El Salvador became the first country to accept Bitcoin as legal tender on Tuesday, although the government suffered from teething problems when it had to close its digital wallet to keep up with demand.
President Nayib Bukele, who has called for the introduction of cryptocurrencies, has asked users who have downloaded the government app for help to see if it now works properly.
“Could you try registering and posting in the comments if there is a bug or the whole process went well?” wrote the president on Twitter.
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Bukele said using Bitcoin would help Salvadorans save $400 million a year in remittance commissions while providing access to financial services for those without a bank account.
Carlos Garcia, who went to a booth at the mall on Tuesday to discuss the new currency to learn how transactions would work, was excited about the possibilities Bitcoin could offer. “El Salvador took a big step forward today,” he said.
However, the poorest can struggle to gain access to the technology needed to make Bitcoin work in El Salvador, where nearly half the population has no internet and many more only sporadically.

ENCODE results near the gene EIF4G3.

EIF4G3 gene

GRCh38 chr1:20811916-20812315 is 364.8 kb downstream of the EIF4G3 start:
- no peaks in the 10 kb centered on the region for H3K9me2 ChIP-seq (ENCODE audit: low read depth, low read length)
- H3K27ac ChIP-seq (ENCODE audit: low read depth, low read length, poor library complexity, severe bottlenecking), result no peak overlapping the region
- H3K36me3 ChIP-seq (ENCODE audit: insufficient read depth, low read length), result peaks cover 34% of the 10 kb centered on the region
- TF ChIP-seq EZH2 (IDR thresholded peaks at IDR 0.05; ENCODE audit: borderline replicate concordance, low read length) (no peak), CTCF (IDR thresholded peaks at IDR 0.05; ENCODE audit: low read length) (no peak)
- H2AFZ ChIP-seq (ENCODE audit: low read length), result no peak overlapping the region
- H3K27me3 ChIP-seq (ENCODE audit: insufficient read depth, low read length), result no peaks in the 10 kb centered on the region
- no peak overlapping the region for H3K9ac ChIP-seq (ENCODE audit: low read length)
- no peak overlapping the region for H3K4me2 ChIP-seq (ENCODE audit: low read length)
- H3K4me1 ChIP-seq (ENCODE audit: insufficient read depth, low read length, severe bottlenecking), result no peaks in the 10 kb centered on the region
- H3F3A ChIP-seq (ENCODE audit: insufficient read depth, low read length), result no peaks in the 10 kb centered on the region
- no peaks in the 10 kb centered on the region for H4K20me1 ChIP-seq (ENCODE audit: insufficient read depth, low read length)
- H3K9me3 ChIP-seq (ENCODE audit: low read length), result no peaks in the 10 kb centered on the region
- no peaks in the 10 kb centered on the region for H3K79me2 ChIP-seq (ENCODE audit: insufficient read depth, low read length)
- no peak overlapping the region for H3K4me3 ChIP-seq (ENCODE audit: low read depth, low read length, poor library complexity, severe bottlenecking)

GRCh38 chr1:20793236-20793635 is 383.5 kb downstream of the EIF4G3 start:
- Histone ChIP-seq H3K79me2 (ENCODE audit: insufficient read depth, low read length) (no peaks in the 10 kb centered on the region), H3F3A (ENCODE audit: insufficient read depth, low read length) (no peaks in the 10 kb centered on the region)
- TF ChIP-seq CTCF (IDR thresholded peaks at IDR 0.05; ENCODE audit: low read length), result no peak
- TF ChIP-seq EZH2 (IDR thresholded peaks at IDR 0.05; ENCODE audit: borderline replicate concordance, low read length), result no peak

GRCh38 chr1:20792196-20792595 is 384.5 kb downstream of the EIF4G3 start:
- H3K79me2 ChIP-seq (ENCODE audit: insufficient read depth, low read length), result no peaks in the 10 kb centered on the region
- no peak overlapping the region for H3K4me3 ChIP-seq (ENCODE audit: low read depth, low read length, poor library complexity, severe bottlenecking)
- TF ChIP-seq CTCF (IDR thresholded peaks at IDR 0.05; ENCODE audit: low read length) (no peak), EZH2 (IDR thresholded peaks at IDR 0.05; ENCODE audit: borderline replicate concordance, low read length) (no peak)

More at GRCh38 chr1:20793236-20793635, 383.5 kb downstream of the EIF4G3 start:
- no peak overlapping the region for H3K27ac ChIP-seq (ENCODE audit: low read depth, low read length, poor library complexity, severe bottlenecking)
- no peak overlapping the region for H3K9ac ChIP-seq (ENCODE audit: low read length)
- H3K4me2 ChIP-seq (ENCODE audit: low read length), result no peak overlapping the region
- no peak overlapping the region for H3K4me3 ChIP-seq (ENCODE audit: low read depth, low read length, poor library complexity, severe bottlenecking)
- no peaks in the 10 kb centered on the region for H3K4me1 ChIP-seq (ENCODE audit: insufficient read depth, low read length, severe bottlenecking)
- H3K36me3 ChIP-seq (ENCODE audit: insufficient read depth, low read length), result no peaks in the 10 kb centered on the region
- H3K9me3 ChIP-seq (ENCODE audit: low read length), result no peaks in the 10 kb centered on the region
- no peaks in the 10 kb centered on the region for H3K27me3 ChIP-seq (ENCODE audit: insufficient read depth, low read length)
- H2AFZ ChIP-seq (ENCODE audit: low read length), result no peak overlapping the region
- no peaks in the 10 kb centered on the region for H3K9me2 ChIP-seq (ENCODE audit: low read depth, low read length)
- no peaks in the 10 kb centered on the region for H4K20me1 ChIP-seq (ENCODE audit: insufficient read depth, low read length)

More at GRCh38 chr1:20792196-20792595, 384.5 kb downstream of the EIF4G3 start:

“I will continue to suffer with or without bitcoins,” said pastry seller Jose Herrera, who said he had trouble accessing a cell phone.
Others say the move could trigger money laundering and financial instability. He has confused the more than $1 billion that El Salvador is seeking from the International Monetary Fund (IMF).
Bukele, 40, is Latin America’s most popular leader, but has been accused of undermining democracy, not least by the administration of US President Joe Biden.
Last week, a high-level judge appointed by his legislature ruled that he could run for a second term.
Tuesday morning, Salvadorans discovered that they were trying to download the Chivo digital wallet, where the government promised $30 bitcoin for each user, and it was not available on popular app stores. Bukele later tweeted that the government had temporarily shut down to connect more servers to conduct searches.
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